Tibet Ranked ‘Least Free Place’ Once Again in Latest Freedom Index Report

By Tsering Choephel

DHARAMSALA, 2 March: Tibet, the country under the occupation of the Chinese Communist Party (CCP), is listed as “the least free place” in the world once again, scoring zero, the worst in eight years, in the watchdog group Freedom House’s latest global freedom index report released on 29 February.

In its 2024 report covering freedom and democracy development globally from last year, for better and worse, it says, “In Tibet, the CCP aggressively defends its monopoly on political power, and any expression of support for self-determination is severely punished. For decades, Beijing has encouraged the settlement of Han Chinese and forced hundreds of thousands of ethnic Tibetans into reeducation, resettlement, or employment programs that are rife with political indoctrination, effectively attempting to Sinicize the region and erase Tibetan identity.” 

The report further exposes the CCP’s assimilative drive in Tibet through what exiled Tibetans and Tibet-support groups call ‘China’s colonial boarding school system.’ “During 2023, approximately one million Tibetan children were separated from their families and put into state-run boarding schools where official versions of Han Chinese culture and language are forcibly inculcated,” says the report.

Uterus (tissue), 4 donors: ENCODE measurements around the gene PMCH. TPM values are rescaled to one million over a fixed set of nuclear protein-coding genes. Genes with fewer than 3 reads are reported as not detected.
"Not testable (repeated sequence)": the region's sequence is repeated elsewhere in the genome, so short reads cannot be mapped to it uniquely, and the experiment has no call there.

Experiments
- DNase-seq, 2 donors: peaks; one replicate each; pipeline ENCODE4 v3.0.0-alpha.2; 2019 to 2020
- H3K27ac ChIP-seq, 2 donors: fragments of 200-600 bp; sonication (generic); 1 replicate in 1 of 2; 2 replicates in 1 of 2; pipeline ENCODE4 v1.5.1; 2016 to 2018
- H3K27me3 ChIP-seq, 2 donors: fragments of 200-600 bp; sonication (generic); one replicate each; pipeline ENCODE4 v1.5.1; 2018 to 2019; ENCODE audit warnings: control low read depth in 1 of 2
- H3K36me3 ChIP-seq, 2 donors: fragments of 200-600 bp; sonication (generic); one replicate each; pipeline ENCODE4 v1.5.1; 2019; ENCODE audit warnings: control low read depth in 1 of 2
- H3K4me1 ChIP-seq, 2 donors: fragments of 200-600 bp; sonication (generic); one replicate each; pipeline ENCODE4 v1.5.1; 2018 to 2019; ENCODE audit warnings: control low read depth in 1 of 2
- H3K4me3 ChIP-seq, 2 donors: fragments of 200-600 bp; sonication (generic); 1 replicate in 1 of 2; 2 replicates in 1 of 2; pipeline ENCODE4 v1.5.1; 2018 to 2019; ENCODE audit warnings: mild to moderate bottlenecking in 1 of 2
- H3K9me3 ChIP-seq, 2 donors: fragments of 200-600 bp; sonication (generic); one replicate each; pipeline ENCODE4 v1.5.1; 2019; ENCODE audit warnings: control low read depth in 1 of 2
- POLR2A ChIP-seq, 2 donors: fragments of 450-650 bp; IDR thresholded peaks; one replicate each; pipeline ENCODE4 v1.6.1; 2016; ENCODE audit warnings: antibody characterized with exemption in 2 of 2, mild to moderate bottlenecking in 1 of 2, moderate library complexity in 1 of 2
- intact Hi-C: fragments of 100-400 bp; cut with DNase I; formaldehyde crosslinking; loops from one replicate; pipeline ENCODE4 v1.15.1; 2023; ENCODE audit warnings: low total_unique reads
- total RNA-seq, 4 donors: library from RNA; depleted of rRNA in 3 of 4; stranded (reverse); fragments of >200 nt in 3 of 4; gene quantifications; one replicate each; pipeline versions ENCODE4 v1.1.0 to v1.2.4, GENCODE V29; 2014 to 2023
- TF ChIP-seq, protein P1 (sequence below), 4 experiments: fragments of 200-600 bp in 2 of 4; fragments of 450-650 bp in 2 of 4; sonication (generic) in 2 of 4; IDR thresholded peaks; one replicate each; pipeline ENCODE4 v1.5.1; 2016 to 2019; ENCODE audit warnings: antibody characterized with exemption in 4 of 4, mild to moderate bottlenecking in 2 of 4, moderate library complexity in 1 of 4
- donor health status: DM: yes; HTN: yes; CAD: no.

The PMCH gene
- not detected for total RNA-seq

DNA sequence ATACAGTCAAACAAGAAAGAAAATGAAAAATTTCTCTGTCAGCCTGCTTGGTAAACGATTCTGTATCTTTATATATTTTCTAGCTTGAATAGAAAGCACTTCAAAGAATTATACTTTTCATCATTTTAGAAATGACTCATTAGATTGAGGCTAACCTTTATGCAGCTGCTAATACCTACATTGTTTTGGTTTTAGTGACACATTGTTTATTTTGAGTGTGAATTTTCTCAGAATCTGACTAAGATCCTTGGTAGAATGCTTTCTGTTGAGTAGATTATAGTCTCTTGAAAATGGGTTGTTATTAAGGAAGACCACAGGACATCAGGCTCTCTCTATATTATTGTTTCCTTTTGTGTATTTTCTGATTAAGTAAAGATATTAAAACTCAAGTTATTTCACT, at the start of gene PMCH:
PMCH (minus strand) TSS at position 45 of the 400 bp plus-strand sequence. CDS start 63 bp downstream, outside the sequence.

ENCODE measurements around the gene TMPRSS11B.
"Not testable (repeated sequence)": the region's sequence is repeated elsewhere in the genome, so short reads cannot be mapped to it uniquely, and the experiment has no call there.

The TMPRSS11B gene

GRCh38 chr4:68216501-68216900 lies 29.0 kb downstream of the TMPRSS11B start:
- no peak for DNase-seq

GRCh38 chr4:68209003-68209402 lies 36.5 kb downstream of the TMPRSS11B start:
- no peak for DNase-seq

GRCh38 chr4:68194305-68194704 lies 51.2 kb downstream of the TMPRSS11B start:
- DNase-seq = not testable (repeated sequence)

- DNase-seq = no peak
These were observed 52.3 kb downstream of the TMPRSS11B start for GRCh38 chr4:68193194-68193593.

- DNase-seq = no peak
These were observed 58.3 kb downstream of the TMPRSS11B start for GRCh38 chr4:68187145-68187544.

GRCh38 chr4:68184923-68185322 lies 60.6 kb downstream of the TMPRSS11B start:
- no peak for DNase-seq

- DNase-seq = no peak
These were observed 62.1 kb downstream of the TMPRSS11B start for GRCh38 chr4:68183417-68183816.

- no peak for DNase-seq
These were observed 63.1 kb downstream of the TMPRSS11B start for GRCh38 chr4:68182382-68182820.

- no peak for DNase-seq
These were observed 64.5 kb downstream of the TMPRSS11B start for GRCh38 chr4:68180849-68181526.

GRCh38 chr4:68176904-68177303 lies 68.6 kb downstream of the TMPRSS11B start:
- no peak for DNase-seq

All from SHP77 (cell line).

“This score leaves no doubt that China’s occupation of Tibet has been a global catastrophe,” International Campaign for Tibet President Tencho Gyatso said. “For 65 years, the Chinese government has brutalized Tibet to the point that its global freedom score has now hit rock bottom. That is a clear indictment of China’s failed policies in Tibet and the need for the Chinese government to get back to peaceful dialogue with Tibetan leaders to resolve this disastrous occupation.”

At the latest, as exposed through leaked videos and audio from Tibet, Chinese authority is in the process of carrying out forced relocation of hundreds of Tibetan households in two villages and at least six monasteries in Derge in Tibet’s traditional province of Kham, to clear the area for China’s planned hydropower dam project on the Drichu river that runs through the region. The mass non-violent protest staged by Tibetans opposing the dam and their relocation has been met with violence, detention, and arrest by Chinese police personnel.

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